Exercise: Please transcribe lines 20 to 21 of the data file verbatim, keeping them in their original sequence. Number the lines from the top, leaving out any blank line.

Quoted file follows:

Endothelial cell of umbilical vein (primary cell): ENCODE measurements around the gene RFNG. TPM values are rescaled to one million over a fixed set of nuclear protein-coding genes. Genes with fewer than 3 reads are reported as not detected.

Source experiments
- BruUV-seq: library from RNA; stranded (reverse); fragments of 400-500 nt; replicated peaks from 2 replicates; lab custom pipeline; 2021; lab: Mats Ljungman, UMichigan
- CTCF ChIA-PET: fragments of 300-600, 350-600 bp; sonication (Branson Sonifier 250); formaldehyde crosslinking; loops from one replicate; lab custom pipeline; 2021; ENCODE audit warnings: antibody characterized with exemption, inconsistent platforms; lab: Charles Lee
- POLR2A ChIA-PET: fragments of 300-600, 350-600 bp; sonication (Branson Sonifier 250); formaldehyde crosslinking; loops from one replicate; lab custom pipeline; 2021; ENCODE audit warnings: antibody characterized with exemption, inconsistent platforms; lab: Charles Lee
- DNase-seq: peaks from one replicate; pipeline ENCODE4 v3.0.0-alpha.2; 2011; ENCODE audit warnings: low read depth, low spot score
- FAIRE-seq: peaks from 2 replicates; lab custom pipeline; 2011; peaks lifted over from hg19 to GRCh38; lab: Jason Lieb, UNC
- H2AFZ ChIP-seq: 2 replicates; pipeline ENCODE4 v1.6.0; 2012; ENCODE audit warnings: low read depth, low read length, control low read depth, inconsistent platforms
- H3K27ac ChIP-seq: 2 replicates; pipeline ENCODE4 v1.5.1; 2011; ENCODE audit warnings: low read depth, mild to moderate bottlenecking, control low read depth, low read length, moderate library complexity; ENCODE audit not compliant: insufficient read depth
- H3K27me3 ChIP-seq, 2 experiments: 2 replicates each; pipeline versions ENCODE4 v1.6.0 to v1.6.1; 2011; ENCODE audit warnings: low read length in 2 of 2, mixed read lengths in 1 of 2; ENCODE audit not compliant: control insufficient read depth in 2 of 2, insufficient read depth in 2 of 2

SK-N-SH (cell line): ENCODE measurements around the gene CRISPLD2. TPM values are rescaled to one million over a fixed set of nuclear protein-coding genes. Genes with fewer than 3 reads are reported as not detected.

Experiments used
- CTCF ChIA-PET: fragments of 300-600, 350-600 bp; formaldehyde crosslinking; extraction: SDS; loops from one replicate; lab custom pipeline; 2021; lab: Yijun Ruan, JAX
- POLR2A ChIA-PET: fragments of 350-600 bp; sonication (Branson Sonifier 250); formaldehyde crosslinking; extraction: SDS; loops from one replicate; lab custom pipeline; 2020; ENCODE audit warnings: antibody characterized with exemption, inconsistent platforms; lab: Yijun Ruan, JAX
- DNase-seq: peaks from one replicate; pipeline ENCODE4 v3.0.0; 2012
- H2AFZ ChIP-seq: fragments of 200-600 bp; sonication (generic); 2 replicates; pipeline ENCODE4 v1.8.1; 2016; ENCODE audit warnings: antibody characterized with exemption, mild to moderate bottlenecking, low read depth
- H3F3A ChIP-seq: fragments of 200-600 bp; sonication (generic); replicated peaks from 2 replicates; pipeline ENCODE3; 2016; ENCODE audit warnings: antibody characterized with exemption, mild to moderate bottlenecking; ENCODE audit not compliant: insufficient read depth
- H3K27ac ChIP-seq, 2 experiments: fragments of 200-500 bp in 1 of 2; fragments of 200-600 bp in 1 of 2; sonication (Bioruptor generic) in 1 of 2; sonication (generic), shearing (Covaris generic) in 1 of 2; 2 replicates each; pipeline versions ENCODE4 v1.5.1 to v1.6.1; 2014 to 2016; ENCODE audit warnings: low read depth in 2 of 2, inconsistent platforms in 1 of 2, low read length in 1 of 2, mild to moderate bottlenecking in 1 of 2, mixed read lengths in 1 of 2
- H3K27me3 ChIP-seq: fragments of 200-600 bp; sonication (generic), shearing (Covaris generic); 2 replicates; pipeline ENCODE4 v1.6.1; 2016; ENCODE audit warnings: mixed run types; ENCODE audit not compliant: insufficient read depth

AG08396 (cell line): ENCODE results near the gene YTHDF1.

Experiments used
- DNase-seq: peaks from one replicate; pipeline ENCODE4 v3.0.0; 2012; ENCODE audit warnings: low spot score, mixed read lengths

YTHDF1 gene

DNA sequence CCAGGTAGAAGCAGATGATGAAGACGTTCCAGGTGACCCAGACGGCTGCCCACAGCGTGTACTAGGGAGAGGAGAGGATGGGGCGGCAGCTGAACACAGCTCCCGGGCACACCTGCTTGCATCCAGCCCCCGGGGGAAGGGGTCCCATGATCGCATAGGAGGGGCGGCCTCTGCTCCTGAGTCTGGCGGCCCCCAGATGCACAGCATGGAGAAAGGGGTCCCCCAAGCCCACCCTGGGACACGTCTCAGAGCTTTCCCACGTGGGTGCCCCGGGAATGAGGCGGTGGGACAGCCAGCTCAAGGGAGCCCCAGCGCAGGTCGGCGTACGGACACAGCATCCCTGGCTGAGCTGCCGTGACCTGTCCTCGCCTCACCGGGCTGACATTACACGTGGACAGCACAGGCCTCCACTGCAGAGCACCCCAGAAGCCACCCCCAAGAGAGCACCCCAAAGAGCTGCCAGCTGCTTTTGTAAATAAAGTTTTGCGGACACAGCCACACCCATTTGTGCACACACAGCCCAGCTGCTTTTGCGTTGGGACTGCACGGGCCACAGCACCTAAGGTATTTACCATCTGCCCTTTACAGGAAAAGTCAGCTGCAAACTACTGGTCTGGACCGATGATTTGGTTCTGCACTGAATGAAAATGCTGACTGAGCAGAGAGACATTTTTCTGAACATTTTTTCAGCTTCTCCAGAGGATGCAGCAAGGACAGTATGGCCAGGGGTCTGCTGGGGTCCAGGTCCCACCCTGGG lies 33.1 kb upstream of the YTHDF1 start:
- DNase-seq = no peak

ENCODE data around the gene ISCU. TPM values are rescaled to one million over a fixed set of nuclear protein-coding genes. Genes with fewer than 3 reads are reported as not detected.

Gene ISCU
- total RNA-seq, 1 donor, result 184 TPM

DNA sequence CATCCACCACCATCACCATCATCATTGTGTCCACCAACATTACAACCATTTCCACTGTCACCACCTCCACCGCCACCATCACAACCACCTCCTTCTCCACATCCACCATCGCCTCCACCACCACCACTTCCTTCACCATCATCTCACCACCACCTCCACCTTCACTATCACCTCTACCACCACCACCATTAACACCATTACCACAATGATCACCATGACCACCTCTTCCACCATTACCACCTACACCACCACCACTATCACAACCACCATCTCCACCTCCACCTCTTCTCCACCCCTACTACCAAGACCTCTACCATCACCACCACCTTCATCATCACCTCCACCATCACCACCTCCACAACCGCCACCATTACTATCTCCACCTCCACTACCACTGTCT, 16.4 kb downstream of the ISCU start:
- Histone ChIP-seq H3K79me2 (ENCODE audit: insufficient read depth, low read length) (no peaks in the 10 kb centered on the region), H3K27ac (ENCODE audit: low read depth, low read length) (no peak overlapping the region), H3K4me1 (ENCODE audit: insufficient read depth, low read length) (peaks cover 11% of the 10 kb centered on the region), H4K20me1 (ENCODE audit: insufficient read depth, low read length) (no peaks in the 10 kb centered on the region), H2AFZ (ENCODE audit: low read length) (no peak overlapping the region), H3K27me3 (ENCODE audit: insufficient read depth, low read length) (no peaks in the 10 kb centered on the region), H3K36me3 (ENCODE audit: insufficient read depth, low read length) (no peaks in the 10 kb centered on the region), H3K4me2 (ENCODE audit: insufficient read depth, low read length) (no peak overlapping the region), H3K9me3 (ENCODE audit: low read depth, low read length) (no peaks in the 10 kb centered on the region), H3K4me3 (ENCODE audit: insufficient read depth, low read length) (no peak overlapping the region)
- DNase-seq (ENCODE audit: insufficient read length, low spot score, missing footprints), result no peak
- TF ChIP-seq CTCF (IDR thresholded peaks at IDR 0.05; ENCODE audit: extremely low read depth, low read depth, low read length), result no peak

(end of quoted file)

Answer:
AG08396 (cell line): ENCODE results near the gene YTHDF1.

Experiments used